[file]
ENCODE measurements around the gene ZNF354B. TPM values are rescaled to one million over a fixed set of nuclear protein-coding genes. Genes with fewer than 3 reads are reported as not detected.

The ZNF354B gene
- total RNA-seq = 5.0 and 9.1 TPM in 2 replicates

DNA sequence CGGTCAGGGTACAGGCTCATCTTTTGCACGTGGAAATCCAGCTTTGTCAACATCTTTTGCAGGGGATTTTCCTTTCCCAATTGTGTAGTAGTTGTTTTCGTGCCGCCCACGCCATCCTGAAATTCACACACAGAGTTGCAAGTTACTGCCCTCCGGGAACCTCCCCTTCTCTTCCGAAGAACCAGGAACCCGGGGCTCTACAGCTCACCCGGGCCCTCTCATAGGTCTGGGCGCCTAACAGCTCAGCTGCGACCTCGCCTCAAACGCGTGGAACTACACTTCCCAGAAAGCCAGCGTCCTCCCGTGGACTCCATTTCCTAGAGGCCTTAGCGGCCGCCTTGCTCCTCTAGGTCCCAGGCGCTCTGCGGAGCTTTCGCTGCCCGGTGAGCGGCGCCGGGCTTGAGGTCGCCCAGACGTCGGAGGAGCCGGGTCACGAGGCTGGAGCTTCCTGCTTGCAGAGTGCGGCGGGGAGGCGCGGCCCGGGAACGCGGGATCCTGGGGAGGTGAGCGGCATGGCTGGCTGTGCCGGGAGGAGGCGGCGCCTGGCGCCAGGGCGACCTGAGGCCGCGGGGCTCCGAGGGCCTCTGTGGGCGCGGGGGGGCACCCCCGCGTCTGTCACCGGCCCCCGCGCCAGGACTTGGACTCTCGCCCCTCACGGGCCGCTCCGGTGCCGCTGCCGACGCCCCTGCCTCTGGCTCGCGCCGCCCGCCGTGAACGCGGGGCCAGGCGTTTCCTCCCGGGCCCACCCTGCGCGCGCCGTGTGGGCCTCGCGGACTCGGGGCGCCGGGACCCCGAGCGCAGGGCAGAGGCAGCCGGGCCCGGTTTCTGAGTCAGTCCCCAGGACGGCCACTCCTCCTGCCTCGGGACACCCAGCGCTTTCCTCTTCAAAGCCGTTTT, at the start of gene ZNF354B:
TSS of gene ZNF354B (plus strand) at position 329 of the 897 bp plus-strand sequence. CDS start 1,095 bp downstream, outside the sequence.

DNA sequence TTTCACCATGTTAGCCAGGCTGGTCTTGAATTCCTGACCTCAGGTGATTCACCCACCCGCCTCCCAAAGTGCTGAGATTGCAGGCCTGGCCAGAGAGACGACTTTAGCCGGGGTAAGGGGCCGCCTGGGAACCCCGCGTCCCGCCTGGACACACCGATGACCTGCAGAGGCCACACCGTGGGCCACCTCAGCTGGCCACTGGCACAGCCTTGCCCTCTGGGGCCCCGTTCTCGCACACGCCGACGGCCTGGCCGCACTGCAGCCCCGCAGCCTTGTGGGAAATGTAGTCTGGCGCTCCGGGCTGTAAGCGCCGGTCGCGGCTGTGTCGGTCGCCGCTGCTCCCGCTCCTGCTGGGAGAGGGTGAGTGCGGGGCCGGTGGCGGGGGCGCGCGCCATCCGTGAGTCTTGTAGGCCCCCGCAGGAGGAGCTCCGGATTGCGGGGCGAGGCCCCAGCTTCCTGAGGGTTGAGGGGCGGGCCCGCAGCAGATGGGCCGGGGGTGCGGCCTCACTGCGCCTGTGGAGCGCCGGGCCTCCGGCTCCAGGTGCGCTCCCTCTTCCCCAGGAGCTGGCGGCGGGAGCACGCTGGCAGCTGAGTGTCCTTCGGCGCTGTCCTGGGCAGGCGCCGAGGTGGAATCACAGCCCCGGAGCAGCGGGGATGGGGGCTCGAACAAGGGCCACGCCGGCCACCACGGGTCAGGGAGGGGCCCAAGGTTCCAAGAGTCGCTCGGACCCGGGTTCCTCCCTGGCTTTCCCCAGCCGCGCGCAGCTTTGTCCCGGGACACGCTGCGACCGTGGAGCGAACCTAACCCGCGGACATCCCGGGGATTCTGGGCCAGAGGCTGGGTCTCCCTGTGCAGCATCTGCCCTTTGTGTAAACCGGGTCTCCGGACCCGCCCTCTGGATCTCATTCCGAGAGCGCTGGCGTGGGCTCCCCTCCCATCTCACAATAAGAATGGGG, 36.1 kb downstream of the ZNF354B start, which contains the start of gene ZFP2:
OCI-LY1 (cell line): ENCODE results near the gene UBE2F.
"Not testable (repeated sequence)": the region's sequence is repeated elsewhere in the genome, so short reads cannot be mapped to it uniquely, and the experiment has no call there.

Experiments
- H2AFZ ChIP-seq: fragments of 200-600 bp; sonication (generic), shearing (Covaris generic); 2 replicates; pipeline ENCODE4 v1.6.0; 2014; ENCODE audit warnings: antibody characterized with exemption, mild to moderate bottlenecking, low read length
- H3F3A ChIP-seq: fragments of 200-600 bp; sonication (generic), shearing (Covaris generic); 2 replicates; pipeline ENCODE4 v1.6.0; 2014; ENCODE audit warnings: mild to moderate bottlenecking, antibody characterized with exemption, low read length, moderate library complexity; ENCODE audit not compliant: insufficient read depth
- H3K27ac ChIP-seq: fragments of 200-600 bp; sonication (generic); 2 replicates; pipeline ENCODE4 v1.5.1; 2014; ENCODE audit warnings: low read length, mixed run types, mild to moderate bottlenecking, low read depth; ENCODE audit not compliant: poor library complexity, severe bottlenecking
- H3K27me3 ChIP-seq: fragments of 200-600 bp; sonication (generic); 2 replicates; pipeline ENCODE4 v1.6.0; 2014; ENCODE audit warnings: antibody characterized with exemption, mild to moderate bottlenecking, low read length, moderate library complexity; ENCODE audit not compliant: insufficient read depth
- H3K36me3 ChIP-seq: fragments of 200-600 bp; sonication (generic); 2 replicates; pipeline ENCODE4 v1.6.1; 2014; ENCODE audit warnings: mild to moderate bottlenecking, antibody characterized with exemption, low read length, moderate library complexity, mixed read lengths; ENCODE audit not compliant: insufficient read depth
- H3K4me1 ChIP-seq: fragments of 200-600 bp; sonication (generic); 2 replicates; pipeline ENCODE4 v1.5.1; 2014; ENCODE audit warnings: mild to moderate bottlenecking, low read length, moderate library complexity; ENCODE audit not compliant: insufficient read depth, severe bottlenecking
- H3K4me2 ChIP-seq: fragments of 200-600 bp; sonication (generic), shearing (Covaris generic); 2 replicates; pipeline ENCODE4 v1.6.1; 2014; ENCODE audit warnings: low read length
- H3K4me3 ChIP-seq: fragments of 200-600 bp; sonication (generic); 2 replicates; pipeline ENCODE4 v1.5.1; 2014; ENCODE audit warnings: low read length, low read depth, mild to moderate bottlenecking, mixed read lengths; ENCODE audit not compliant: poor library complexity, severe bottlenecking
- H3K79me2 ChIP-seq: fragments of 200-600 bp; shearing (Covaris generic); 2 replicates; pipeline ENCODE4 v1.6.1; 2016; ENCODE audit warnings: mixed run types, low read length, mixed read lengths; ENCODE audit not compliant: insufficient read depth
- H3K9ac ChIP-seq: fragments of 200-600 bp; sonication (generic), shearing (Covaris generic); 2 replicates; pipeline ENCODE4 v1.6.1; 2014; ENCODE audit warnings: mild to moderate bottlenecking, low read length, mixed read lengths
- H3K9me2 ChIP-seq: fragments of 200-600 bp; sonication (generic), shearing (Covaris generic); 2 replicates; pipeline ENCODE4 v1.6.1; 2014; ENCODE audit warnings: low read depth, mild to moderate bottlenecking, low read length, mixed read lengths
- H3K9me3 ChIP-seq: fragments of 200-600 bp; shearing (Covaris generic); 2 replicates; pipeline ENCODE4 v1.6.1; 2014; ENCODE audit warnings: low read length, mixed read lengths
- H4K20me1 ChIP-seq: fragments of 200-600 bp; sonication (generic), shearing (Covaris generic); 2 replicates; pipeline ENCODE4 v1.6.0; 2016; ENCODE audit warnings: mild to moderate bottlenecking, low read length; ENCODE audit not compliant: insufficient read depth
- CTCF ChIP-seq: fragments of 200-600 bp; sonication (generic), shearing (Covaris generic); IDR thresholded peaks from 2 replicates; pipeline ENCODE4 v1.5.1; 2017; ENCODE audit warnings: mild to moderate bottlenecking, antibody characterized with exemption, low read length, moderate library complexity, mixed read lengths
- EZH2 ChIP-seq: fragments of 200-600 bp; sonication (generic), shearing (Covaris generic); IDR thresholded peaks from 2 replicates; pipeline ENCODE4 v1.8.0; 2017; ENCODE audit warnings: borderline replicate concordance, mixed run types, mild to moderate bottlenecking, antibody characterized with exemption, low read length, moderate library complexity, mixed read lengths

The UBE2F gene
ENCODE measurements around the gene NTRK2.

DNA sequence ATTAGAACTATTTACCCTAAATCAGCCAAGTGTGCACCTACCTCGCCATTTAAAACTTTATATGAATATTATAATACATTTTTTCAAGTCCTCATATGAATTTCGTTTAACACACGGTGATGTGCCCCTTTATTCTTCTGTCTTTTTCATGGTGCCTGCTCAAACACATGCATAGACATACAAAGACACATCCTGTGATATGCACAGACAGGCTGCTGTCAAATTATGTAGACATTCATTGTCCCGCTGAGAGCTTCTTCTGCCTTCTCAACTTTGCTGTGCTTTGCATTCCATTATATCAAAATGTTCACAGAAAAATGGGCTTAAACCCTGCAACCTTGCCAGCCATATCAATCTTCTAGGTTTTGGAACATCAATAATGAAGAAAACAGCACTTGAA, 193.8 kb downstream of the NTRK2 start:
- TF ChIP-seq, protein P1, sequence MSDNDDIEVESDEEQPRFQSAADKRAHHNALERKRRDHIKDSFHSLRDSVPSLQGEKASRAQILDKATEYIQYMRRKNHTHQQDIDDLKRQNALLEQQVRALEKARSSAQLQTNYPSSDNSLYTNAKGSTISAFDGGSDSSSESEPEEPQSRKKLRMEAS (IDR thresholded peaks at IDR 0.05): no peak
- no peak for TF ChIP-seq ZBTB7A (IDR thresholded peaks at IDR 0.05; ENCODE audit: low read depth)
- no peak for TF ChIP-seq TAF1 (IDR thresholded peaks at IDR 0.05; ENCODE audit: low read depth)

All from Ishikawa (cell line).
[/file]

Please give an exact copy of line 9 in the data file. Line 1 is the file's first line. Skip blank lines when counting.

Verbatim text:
Experiments